Wednesday, August 27, 2014

US Driver Faces 20 Years In Jail After He DELIBERATELY Crashed His Bugatti Veyron Into A Swamp To Claim $2.2m Insurance

  • Andy Lee House crashed his 2006 Bugatti Veyron into water near Galveston, Texas in November 2009, claiming he had swerved to avoid a pelican
  • But he was unaware that a passing motorist had recorded the crash and the video revealed there was no pelican 
  • House left the engine running - claiming he was getting badly bitten by mosquitoes - and the water flooded the engine and  destroyed the vehicle 
  • He had paid for the car with a $1 million loan and then bought collector's insurance, valuing the car at $2.2 million just three weeks before the crash 
  • He faces up to 20 years in federal prison when sentenced

A driver has admitted to deliberately crashing his rare $1 million Bugatti into an East Texas swamp so that he could collect a $2.2 million insurance payout on the vehicle.

Andy Lee House, a 39-year-old car dealer from Lufkin, Texas, pleaded guilty to wire mail fraud on Tuesday and faces up to 20 years in a federal prison when he is sentenced.

After the accident in November 2009, House claimed he had been reaching for his cell phone when he looked up and saw a pelican, causing his 2006 Bugatti Veryon to swerve off the road.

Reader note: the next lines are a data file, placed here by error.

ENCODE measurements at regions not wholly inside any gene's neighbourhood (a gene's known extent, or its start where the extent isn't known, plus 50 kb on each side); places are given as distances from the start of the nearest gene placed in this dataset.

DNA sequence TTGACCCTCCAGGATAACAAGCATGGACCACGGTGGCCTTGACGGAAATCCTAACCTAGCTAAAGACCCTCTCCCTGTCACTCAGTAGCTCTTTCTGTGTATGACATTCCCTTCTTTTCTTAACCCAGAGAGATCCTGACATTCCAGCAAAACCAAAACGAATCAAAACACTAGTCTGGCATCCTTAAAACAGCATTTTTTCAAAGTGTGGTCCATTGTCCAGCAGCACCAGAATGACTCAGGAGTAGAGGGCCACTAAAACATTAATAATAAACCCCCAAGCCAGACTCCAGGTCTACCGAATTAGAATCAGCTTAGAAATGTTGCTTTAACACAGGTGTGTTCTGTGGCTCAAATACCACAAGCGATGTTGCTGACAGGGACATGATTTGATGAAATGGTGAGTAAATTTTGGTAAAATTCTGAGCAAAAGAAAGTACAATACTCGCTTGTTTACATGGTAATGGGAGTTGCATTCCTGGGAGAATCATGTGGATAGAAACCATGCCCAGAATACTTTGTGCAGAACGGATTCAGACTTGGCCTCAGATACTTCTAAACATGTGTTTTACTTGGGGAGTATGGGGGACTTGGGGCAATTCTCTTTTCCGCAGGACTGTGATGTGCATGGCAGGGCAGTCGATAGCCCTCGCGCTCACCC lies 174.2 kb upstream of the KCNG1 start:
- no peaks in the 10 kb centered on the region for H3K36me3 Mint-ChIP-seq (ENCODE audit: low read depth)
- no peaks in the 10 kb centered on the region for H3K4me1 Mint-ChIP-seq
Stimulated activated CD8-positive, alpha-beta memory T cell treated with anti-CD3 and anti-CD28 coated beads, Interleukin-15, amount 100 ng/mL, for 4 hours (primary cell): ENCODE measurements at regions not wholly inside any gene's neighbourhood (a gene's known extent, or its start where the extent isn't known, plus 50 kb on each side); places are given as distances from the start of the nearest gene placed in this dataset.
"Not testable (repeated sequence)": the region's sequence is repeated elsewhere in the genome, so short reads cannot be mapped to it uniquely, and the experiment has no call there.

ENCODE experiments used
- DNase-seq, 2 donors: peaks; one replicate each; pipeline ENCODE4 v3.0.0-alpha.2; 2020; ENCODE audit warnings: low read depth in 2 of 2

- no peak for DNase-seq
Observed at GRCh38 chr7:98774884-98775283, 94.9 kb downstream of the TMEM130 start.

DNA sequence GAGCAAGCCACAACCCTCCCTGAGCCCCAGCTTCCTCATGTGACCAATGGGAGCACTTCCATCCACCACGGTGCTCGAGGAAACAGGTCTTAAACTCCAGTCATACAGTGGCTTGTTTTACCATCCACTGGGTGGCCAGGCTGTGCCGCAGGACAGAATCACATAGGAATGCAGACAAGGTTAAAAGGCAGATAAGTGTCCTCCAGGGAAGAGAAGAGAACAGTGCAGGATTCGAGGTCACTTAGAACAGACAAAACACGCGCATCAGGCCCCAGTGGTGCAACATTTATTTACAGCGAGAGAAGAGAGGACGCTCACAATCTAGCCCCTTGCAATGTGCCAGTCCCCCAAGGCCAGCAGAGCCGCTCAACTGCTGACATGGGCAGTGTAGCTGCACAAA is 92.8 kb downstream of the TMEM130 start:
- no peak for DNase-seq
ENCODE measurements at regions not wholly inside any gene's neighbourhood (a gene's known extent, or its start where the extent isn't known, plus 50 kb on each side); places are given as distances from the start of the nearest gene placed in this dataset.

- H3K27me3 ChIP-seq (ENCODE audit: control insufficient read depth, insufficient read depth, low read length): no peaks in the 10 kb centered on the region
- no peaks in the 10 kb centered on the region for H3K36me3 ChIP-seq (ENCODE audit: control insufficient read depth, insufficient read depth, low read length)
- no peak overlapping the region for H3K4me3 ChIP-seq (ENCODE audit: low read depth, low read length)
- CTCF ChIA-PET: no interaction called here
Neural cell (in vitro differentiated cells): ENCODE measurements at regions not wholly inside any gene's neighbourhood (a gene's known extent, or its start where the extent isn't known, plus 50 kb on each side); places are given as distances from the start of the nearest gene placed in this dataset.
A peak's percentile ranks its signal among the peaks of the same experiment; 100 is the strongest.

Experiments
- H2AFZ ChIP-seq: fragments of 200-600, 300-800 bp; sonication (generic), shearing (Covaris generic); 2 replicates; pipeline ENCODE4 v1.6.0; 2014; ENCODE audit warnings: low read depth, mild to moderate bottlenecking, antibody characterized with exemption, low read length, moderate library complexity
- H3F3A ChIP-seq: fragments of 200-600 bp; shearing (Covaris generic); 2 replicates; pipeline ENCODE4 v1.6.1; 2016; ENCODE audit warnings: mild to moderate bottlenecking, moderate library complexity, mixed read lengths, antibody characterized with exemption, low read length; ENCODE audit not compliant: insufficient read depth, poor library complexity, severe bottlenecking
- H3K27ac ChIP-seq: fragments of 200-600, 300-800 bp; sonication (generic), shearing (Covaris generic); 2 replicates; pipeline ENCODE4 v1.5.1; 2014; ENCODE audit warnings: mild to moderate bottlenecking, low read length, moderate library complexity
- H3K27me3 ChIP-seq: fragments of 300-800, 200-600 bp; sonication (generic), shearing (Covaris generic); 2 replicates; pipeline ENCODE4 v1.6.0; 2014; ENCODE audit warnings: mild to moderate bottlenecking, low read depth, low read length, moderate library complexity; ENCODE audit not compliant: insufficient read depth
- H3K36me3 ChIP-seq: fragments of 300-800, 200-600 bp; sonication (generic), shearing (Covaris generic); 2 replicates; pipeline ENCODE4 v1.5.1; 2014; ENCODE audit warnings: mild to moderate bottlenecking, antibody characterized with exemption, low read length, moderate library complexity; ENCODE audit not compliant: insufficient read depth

He crashed into La Marque Lagoon near Galveston and left on the engine, filling it with salt water and destroying the vehicle, the Lufkin Daily News reported.

But he was unaware that a passing motorist had admired the vehicle and whipped out his phone to record it. The man captured the car as it went off the road and into the three-feet of water.

The footage, which the motorist posted to YouTube, allowed investigators to note discrepancies in House's account, they said.

House was then hit with a lawsuit from his Philadelphia insurers who claimed that he was committing fraud because there is no pelican visible in the video.

Authorities say House had bought the 2006 Bugatti Veryon - one of the fastest vehicles in the world - with a $1 million interest-free loan from a friend and then bought insurance on it as a collector's vehicle, valuing it at more than $2 million.

No comments:

Post a Comment